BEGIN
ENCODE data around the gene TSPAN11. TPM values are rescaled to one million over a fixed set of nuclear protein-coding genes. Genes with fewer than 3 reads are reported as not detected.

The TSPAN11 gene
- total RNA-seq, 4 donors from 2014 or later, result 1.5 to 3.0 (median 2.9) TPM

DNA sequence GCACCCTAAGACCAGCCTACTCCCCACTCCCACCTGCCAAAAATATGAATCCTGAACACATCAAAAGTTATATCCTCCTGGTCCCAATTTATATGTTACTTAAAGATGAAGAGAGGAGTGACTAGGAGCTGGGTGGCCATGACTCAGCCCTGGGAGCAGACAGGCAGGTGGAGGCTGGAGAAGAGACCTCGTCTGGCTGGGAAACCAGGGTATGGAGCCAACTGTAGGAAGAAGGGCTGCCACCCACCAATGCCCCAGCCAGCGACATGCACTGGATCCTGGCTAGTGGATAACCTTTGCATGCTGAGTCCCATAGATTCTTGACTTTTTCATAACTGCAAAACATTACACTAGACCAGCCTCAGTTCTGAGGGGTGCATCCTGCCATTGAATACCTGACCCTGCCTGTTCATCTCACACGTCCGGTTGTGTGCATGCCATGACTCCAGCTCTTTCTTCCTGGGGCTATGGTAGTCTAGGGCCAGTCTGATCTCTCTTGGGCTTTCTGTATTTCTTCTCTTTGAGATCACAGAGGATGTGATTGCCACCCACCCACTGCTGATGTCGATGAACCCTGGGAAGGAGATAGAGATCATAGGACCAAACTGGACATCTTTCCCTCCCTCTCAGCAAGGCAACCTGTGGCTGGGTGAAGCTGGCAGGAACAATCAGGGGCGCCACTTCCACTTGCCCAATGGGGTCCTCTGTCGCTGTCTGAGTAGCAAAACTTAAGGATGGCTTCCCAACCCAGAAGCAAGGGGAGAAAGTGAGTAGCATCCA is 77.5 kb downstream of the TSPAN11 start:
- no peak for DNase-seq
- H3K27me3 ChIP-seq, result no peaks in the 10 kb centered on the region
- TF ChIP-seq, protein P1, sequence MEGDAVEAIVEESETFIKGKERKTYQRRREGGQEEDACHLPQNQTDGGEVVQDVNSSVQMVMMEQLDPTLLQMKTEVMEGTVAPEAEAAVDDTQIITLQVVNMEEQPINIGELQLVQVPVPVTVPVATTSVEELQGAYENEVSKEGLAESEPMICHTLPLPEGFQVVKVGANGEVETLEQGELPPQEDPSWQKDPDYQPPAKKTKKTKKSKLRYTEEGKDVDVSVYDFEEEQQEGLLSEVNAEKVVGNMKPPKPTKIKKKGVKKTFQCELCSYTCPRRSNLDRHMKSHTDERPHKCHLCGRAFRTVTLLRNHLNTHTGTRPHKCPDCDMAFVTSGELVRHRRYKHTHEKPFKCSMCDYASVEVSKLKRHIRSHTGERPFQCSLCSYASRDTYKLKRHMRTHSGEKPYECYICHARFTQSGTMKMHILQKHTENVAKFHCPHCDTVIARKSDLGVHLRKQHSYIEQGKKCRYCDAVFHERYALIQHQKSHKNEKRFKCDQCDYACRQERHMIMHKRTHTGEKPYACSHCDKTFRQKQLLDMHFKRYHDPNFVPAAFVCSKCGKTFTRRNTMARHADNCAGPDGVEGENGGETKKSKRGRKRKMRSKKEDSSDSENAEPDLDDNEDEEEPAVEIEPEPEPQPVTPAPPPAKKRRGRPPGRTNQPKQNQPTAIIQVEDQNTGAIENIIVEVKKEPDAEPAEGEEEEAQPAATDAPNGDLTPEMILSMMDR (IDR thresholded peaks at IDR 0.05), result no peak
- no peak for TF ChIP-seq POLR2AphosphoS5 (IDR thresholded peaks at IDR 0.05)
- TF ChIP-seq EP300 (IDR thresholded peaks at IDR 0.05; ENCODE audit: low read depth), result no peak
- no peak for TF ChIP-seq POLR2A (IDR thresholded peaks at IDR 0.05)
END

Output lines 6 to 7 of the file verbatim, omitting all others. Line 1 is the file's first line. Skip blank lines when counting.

- H3K27me3 ChIP-seq, result no peaks in the 10 kb centered on the region
- TF ChIP-seq, protein P1, sequence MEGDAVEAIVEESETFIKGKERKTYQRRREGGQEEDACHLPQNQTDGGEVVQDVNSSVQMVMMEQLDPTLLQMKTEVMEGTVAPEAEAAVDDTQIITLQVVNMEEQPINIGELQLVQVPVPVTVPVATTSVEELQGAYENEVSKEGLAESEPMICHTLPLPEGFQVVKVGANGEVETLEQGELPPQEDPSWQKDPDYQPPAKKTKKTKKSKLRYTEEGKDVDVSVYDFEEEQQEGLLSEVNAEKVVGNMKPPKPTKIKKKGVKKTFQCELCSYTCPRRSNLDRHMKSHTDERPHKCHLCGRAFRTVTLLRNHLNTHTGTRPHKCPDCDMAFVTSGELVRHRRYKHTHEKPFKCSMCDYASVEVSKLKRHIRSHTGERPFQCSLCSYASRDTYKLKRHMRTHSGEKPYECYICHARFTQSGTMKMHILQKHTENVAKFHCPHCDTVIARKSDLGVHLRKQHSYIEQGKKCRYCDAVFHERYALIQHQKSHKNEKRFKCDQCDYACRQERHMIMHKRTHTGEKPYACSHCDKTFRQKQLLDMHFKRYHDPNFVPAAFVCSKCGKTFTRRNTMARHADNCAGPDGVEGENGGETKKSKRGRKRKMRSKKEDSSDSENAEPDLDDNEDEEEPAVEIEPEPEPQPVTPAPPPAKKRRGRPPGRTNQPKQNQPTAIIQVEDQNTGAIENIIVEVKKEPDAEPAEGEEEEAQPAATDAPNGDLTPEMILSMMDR (IDR thresholded peaks at IDR 0.05), result no peak